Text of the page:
SADC Correspondent | Oct 30, 2018 | 0
Film Review – Beginners
Director: Mike Mills
Screenplay: Mike Mills
Players: Ewan McGregor; Christopher Plummer; Mélanie Laurent; Goran Visnjic; Mary Page Keller
Genre: drama; romance; comedy
Here is a film which manages to be uplifting without being cheering: the relationship issues are thought-provoking, even poignant in places but the characters’ intensity and complexity of feeling can also be overwhelmingly claustrophobic for the viewer..
Part of the reason for this complicated situation is that one must become involved with the characters because they are likeable. Oliver (McGregor) is 38 years old but for the past 5 years has been irretrievably involved with his 80-year-old father (Plummer). The moment that Hal Fields (Plummer) had laid his wife to rest he comes out of the closet to confess to his son that he was gay and had always been that way. This confession is done with a close-up of Hal’s face: his ecstatic grin and the sheer joy of the confession is a tremendous relief for him after 38 years of silence. Having dreamed of this moment for years, Hal has planned the remainder of his life down to the last gay pride rainbow. He tries to crowd a lifetime of homosexual incident into the time he has left.
Mills directed and wrote the screenplay and the plotline was based on the real-life confession of his own father. It is therefore no wonder that the character of Oliver, played with great charm and gentleness by McGregor, is depicted with such complexity – and sensitivity.
The title refers not only to Hal’s great coming out, as he begins the life after which he has always yearned. It applies equally to his son, Oliver, who seems a lone spirit, self-contained but with no emotional outlet except for the stream-of-consciousness outpourings that he shares with his scruffy Jack Russell terrier, Arthur. Arthur, played by Cosmo, deserved an Oscar of his own. The dog demonstrates great loyalty and canny understanding of his master’s problems. There is quirky humour in the fact that the dog is given dialogue in the form of subtitles and he is not averse to offering some pertinent and useful advice.
Perhaps it is indicative of Oliver’s emotional insecurity that he is emotionally blackmailed into taking Arthur everywhere with him, even to parties. The film endeavours to explain Oliver’s life by treating three segments of it: firstly, his youth with his mother, Georgia (Keller) a frothy, cynically humorous lady who wafted through their home with the same grace as she cruised round art galleries, with Oliver in tow.
Is Oliver’s emotional isolation a product of a loveless marriage? One wonders. He confesses to four failed relationships of his own. He soldiers through his father’s prolonged cancer and virtually makes a gift of five years of his life. Hal Fields remains ebullient to the end, surrounded by a circle of his Gay Pride friends. The film starts with a group of men in hard hats who are holding a ceremonial fireworks display as a tribute to Hal. One imagines them to be builders or some other macho group; it is, in fact his send-off by his Gay Pride buddies.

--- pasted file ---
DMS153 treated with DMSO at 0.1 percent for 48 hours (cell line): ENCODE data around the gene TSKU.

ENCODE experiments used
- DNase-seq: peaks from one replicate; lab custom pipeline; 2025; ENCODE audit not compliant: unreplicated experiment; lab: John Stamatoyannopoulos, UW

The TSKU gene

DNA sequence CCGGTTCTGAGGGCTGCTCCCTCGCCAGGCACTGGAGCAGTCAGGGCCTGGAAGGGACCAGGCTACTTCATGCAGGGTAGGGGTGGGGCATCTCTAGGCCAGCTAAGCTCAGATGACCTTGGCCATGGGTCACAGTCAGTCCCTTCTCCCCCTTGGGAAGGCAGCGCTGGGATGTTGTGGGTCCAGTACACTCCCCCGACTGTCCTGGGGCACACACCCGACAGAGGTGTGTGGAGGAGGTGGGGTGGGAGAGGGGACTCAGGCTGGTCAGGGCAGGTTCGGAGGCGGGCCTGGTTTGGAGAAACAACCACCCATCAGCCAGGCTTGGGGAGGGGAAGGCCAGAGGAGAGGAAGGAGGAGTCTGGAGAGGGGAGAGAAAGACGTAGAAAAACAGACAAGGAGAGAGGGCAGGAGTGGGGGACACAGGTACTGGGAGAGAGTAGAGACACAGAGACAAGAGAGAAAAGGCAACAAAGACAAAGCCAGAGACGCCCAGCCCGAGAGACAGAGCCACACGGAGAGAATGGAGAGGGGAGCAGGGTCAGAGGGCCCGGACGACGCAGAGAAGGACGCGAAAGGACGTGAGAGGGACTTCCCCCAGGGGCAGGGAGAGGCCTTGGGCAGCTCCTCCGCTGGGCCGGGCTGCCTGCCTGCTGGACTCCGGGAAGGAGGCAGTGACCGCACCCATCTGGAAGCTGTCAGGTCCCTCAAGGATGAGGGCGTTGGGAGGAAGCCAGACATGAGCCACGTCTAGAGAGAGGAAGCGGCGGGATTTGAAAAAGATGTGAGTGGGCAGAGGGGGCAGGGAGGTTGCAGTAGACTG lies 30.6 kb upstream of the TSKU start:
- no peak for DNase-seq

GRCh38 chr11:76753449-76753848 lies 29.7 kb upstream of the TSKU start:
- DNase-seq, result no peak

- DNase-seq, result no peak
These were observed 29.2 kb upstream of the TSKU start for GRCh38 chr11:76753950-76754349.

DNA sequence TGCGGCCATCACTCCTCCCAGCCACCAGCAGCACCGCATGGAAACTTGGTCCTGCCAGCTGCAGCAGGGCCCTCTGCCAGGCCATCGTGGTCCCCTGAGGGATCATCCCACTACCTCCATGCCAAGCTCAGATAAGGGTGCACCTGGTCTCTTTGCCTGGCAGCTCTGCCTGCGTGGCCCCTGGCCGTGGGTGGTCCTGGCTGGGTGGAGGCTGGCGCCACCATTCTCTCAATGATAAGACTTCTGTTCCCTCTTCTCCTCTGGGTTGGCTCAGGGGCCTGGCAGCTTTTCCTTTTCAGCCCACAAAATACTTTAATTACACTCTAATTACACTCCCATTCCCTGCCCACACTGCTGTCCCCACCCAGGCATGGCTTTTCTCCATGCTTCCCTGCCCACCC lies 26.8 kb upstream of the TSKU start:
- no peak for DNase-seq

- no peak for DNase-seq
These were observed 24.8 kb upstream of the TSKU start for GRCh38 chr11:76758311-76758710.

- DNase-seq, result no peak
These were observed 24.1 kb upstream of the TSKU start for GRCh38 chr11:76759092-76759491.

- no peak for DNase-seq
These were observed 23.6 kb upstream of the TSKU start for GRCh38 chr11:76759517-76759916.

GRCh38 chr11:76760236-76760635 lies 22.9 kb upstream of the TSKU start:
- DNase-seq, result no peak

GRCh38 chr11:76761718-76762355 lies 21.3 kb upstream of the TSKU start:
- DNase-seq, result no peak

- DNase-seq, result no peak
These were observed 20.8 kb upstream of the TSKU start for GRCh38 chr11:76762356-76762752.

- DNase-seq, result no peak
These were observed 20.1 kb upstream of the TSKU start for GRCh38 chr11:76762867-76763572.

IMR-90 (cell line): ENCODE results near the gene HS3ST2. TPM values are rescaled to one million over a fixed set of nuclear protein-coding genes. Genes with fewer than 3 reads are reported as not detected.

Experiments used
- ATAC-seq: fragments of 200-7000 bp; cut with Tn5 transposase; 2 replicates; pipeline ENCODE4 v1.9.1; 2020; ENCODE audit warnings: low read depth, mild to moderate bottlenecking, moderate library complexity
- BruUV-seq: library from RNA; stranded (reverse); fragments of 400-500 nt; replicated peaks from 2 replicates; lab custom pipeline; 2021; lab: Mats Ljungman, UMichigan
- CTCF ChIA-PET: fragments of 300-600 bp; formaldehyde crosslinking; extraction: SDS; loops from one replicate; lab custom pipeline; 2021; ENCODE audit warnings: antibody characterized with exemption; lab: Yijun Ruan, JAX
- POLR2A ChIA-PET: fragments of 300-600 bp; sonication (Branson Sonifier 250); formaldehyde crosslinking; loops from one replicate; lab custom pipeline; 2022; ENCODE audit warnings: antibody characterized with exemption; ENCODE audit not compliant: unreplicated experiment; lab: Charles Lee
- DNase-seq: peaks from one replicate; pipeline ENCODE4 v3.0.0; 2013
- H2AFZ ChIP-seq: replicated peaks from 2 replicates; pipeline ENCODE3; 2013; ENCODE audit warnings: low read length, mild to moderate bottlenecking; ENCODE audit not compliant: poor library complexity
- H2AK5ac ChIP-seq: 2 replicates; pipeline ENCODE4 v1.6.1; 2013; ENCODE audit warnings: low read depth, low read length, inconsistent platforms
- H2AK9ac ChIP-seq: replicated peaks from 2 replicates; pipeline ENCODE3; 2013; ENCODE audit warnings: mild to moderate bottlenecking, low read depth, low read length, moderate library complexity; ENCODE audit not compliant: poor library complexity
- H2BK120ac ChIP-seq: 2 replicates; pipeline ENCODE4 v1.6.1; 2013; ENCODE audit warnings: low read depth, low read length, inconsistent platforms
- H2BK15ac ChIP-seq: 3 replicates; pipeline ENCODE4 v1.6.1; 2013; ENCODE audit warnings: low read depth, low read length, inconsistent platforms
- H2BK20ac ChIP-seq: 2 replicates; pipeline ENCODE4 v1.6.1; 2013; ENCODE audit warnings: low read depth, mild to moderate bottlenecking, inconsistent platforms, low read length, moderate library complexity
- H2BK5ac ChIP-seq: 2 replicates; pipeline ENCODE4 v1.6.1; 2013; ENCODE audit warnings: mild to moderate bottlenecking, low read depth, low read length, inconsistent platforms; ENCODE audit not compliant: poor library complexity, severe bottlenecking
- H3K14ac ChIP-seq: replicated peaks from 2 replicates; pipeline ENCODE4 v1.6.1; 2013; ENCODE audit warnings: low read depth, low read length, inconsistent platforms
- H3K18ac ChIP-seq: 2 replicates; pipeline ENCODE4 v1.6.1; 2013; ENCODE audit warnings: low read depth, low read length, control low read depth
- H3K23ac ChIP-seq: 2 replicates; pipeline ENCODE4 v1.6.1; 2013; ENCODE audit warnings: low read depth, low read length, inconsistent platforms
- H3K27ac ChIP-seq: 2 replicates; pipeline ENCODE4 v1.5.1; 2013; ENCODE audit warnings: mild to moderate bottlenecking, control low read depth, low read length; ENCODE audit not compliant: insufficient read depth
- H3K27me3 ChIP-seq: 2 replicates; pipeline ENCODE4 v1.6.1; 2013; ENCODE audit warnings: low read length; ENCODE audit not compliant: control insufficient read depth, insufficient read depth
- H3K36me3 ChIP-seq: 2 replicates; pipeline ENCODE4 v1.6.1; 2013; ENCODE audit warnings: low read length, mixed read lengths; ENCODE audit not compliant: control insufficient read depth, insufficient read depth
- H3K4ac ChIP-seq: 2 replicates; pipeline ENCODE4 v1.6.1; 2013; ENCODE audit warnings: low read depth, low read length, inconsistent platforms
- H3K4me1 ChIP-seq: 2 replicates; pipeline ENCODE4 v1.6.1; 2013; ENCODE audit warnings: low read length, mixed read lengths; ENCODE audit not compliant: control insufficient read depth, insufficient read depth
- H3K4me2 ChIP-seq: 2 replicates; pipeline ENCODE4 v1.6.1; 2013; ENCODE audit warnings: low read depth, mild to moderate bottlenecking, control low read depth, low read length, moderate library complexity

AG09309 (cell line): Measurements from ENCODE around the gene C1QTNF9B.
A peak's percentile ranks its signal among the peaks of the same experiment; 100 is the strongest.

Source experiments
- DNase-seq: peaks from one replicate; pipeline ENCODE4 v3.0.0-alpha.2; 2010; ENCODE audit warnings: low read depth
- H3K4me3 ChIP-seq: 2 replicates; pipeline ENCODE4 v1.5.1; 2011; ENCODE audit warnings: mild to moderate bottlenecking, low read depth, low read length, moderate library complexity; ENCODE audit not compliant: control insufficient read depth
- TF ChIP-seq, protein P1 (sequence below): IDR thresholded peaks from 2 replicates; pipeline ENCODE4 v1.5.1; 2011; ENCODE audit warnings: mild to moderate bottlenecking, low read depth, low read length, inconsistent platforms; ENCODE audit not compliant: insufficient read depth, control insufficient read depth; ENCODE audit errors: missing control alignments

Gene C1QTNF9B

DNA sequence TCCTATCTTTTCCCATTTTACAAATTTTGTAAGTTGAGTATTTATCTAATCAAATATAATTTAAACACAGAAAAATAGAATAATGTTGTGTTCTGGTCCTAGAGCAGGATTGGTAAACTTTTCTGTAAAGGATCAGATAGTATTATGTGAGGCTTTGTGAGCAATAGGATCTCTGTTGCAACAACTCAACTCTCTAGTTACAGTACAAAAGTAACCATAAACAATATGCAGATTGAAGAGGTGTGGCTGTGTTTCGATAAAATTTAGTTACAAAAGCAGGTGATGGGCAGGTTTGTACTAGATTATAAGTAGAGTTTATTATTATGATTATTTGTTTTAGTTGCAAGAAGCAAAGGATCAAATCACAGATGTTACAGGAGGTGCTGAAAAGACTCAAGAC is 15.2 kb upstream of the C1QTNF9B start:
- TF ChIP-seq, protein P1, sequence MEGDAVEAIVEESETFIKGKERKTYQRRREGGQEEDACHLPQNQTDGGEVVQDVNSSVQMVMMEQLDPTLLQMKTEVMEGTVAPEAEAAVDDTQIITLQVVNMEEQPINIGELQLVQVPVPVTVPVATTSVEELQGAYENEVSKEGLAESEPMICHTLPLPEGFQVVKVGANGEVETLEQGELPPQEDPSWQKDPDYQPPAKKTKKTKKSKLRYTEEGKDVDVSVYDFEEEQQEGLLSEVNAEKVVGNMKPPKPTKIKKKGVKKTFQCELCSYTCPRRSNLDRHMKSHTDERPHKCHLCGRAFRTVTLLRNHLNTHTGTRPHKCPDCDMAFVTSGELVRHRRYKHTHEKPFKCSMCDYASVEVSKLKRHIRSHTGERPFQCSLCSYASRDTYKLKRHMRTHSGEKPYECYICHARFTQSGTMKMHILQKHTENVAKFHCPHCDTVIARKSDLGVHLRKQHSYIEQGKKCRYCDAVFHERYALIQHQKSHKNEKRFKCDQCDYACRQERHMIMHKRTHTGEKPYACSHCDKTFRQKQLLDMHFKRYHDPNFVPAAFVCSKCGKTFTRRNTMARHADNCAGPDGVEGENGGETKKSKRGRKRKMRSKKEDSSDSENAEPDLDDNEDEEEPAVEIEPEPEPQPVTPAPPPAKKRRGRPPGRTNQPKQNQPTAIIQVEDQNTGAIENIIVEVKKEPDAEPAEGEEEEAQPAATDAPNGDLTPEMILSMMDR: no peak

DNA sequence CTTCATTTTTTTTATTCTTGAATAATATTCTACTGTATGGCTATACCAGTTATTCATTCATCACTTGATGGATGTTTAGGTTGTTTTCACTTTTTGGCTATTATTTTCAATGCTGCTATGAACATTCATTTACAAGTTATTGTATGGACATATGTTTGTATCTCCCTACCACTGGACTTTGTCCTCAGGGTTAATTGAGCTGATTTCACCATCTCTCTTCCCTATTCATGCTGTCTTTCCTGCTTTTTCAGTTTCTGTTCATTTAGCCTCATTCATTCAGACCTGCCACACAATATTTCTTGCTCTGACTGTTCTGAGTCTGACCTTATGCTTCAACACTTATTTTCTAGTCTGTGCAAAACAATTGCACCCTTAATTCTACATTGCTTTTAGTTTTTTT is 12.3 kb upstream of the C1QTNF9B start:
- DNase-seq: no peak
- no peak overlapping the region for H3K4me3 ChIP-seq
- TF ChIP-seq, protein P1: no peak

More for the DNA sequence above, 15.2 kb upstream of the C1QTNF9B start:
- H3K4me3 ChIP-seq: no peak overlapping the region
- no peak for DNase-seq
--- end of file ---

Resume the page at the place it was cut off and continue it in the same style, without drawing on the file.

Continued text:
This colourful situation, though, is almost a backdrop against which the main drama is played. Oliver’s friend, Elliot, bullies him to come out of his self-imposed shell and accompany him to a fancy-dress party. Oliver wanders along with Arthur, the dog, in tow and he is dressed as Sigmund Freud. This disguise proves inspirational because he can sit puffing away on a pipe, pretending to analyse various party guests without bridging any emotional chasms. Then Anna, a French actress acquires the couch and, ironically, cannot communicate with him except by using a little spiral notebook on which she writes engaging little notes. This is not a physical defect; she is suffering from laryngitis.
Oliver finds himself giving Anna his number: perhaps this is typical of a man with low trust levels. The advances must come from her. Anna, it transpires, has moved round the world for most of her life: her complex is the knowledge that she is destined, or compelled, to keep moving on, leaving people behind. Oliver tells her bitterly, “You can stay in the same place and still find ways to leave people.” Perhaps this is a veiled reference to his father.
Eventually Oliver and Anna move in together, both pessimistic in the knowledge that it cannot or will not work. Since both of them are convinced of this self-fulfilling prophecy, Anna does leave, partly because of her compulsion and partly because of Oliver’s prodding for her to go. He does not want to commit. He confesses in a voice-over,” I don’t believe it will really work; and then I make sure that it doesn’t.”
When Oliver realises that he finds Anna attractive, he derides himself ‘falling again at the age of 38.’ He confesses “It’s like I lost the instructions (to life).”
There is something essentially sad about this couple, both of whom are so fragile, yet so needy. Oliver saw his father truly happy for the last five years of his life and comes to appreciate that the toy-boy lover is more than a pretty face. Both mother and father tried to teach him lessons for life but at 38 he was not graduating cum laude. I personally liked the mother’s aim for her son:” Here is simple and happy. That’s what I meant to give you. “ On that note Oliver becomes a beginner in life – again.